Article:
Most young people seeking to attend college rely on Federal Student Aid to assist in paying for tuition. In some circumstances a conviction for drug possession or drug distribution may prevent your child from receiving Federal Student Aid. Fortunately, convictions that have been dismissed, and that occurred before a young person reaches age 18 or before he or she started receiving Federal Student Aid, do not prevent your child from receiving Federal Student Aid. www.fafsa.ed.gov. However, these cases must be dismissed to prevent any difficulties with federal financial aid. Please call for a free consultation to discuss dismissal and of your child’s case with me.
How will this charge affect my child’s ability to get into the military?
The answer to this question varies depending on which branch of the Armed Forces your child seeks to enlist in. Generally, felony convictions make a person ineligible for military service. Also, persons who have any “significant” criminal history are ineligible for military service. The military does have a waiver process for applicants with criminal histories, but a waiver of ineligibility based on criminal history is not automatic. You should work closely with your recruiter and hire a good criminal attorney if your son or daughter is in this position.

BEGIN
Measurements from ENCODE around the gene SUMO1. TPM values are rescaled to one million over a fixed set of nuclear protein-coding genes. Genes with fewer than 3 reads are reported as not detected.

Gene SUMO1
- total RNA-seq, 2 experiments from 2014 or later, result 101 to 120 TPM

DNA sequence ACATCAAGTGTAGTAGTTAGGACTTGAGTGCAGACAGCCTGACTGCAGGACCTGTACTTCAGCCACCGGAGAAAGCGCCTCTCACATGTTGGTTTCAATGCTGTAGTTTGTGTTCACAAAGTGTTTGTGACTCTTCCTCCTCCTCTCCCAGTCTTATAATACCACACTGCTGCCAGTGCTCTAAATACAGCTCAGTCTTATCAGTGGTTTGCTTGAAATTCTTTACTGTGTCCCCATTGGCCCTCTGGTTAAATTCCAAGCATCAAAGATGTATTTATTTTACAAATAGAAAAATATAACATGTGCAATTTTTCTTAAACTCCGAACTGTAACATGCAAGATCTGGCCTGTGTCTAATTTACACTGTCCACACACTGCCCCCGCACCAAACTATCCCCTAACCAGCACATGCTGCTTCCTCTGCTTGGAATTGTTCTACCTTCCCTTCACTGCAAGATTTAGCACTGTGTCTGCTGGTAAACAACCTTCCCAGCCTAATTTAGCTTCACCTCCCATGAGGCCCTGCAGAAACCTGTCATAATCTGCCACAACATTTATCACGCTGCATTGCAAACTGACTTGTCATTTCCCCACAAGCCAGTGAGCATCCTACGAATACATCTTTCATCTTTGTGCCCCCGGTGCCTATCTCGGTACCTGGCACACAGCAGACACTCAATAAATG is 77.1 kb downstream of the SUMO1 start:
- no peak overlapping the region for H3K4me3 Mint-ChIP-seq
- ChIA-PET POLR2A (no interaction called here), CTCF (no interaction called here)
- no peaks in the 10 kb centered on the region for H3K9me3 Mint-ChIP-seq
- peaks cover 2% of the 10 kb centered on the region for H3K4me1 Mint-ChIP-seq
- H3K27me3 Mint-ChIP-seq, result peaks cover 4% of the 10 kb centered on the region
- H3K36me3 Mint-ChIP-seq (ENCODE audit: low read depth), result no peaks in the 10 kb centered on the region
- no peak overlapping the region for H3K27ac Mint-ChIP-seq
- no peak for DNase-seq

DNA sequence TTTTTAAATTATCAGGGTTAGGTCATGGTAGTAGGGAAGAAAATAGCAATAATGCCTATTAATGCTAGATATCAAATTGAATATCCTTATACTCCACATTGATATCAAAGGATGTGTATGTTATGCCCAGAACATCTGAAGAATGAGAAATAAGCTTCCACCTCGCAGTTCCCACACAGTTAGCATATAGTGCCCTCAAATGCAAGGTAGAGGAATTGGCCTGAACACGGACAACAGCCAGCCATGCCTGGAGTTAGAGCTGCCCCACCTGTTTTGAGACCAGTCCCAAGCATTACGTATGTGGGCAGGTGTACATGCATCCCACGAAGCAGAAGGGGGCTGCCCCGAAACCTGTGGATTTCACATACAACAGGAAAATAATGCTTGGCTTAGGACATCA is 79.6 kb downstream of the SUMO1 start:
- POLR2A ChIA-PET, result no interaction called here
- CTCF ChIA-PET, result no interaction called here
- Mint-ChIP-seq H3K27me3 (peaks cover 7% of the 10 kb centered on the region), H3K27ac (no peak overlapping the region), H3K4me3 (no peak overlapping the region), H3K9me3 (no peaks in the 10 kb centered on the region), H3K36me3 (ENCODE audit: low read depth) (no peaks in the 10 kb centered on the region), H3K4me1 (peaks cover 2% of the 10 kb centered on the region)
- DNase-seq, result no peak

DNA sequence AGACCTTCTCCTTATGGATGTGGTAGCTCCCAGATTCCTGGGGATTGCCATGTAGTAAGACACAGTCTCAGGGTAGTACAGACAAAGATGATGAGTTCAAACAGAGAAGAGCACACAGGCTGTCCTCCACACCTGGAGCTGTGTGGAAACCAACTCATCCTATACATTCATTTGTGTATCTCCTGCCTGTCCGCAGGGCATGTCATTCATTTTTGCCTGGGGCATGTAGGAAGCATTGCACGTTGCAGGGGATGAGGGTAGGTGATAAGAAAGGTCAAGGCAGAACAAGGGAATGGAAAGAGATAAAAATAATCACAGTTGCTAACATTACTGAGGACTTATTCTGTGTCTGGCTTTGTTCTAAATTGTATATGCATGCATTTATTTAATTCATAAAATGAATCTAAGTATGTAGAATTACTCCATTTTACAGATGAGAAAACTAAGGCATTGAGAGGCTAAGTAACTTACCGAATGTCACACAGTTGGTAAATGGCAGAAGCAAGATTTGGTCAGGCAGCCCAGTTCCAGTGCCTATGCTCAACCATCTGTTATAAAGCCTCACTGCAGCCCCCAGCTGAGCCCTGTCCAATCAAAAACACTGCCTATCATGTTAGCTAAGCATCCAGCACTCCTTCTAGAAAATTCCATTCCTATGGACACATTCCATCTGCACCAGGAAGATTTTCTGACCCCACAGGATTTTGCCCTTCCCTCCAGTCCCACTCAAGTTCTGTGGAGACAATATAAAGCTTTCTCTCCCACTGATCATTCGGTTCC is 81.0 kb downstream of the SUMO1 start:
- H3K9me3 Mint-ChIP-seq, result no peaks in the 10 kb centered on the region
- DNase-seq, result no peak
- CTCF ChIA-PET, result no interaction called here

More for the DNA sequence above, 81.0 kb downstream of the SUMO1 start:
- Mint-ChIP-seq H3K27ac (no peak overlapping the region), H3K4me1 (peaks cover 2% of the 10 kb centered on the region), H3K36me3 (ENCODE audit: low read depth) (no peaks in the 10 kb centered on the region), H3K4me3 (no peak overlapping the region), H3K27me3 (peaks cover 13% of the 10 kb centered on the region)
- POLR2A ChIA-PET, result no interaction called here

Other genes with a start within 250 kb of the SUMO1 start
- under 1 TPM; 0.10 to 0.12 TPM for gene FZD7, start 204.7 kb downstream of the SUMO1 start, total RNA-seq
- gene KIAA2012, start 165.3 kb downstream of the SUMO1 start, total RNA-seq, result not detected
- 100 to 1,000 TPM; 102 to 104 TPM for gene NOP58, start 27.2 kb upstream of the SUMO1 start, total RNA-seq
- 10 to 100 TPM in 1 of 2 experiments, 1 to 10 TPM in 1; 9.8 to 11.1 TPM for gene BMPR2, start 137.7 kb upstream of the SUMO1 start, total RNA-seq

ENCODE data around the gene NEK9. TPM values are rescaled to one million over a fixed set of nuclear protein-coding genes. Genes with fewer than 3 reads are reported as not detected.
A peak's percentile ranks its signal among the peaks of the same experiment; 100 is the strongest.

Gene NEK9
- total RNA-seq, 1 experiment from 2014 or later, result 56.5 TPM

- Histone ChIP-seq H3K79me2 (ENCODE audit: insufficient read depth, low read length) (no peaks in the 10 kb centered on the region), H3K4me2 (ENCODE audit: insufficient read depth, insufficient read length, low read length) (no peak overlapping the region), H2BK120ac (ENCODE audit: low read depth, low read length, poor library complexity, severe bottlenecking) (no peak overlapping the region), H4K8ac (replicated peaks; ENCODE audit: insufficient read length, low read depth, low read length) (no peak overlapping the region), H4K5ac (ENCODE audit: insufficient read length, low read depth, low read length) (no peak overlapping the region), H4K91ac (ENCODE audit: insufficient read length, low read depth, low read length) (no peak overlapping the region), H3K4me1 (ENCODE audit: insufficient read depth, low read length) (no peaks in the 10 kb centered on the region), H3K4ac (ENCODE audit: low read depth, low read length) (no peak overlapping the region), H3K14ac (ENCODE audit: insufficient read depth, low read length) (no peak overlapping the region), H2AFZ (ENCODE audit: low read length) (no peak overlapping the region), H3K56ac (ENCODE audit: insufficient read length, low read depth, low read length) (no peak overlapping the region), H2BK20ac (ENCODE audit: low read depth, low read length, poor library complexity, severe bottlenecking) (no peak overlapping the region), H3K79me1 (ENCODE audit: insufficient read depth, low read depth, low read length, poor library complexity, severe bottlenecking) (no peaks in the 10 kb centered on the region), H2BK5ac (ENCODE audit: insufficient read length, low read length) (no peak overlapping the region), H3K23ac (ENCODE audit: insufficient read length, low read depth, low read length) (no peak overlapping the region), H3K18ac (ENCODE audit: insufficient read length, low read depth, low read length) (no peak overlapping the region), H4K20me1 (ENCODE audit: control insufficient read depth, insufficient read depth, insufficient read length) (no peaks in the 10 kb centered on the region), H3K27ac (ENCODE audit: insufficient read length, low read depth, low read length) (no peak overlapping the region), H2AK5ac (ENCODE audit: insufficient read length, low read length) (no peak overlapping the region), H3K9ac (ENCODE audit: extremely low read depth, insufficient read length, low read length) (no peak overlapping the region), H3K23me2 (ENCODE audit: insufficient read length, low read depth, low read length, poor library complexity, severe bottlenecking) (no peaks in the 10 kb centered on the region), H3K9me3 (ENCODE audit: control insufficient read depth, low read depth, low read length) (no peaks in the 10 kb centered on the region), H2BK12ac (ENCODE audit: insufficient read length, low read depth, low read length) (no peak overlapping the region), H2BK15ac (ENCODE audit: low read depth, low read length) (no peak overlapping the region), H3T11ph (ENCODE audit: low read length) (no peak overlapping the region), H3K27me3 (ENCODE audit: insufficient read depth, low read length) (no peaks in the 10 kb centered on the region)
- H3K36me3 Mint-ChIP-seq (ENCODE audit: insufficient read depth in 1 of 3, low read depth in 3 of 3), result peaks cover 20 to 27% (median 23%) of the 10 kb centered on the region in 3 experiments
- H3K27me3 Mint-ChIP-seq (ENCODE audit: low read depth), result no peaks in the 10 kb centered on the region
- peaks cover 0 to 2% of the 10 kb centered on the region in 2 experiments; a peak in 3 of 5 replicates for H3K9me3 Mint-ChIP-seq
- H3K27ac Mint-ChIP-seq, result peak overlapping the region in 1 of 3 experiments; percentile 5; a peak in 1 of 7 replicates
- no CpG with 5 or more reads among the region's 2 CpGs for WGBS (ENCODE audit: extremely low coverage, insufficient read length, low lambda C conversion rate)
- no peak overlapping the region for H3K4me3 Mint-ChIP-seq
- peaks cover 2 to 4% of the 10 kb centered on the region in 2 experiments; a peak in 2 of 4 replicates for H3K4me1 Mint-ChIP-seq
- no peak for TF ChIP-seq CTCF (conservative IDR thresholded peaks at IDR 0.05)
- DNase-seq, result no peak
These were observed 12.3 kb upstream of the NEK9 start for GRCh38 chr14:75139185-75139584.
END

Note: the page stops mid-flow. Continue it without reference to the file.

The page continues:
Will a charge in Juvenile Court stay on my child’s record?
Not necessarily. There are ways that your child can keep a juvenile conviction off his or her record. First, if convicted, your attorney can negotiate an Informal Adjustment in your child’s case. Ultimately, this allows the judge to dismiss your child’s case upon the successful completion of his or her sentencing terms. If granted an informal adjustment dismissal, your child’s record will merely reflect that the crime has been dismissed.
by Stephanie Zepelin
Bio | Email | Follow: @ktvbstephanie KTVB.COM
Posted on April 1, 2014 at 9:25 PM
Updated Tuesday, Apr 1 at 10:31 PM
BOISE -- In a legislative session filled with controversy and tension, one bill made it through the legislature without one dissenting vote.
Senate Bill 1240a, written by Republican Senator Jim Rice, Democrat Senator Elliot Werk, and Republican Representative Lynn Luker, aims to protect Idahoans' privacy by limiting when law enforcement can collect DNA samples.
Last June, the U.S. Supreme Court made a ruling that would allow law enforcement to get a DNA sample upon arrest. This case originated in another state, but Idaho lawmakers wanted to make sure it doesn't happen here.
"Once we start down the road of simply collecting DNA upon arrest, that's a pretty slippery slope," said Werk. "In Idaho law it is very, perfectly clear now that it's only upon conviction, a criminal conviction, or with a court order."
If you are convicted of a felony, your DNA is collected and put into a national database. Prosecutors also wanted to make sure the bill allowed them to get DNA of certain suspects.
"Let's say that somebody was a suspect in a rape case," said Werk, "A prosecutor could go to a court, with probably cause, request a warrant to be allowed to collect a DNA sample from an individual, and then they could collect that DNA sample."